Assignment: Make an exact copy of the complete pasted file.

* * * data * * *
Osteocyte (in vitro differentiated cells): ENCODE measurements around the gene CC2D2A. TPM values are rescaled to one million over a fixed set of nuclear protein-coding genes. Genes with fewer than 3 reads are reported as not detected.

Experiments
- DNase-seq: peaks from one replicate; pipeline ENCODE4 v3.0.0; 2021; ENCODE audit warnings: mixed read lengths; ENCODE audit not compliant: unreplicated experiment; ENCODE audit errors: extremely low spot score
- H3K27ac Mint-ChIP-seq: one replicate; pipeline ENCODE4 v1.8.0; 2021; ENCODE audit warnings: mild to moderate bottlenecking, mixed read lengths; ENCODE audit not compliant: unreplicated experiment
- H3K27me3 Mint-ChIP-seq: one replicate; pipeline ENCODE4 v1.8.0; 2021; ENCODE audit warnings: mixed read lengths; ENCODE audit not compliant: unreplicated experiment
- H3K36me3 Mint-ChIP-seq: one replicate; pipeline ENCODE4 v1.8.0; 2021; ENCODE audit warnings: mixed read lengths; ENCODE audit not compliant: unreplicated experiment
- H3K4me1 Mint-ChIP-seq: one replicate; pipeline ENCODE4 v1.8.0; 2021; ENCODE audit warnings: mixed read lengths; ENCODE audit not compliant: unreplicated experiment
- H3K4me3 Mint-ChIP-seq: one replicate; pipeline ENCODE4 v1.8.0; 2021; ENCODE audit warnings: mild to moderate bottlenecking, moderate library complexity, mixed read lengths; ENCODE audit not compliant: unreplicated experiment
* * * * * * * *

Osteocyte (in vitro differentiated cells): ENCODE measurements around the gene CC2D2A. TPM values are rescaled to one million over a fixed set of nuclear protein-coding genes. Genes with fewer than 3 reads are reported as not detected.

Experiments
- DNase-seq: peaks from one replicate; pipeline ENCODE4 v3.0.0; 2021; ENCODE audit warnings: mixed read lengths; ENCODE audit not compliant: unreplicated experiment; ENCODE audit errors: extremely low spot score
- H3K27ac Mint-ChIP-seq: one replicate; pipeline ENCODE4 v1.8.0; 2021; ENCODE audit warnings: mild to moderate bottlenecking, mixed read lengths; ENCODE audit not compliant: unreplicated experiment
- H3K27me3 Mint-ChIP-seq: one replicate; pipeline ENCODE4 v1.8.0; 2021; ENCODE audit warnings: mixed read lengths; ENCODE audit not compliant: unreplicated experiment
- H3K36me3 Mint-ChIP-seq: one replicate; pipeline ENCODE4 v1.8.0; 2021; ENCODE audit warnings: mixed read lengths; ENCODE audit not compliant: unreplicated experiment
- H3K4me1 Mint-ChIP-seq: one replicate; pipeline ENCODE4 v1.8.0; 2021; ENCODE audit warnings: mixed read lengths; ENCODE audit not compliant: unreplicated experiment
- H3K4me3 Mint-ChIP-seq: one replicate; pipeline ENCODE4 v1.8.0; 2021; ENCODE audit warnings: mild to moderate bottlenecking, moderate library complexity, mixed read lengths; ENCODE audit not compliant: unreplicated experiment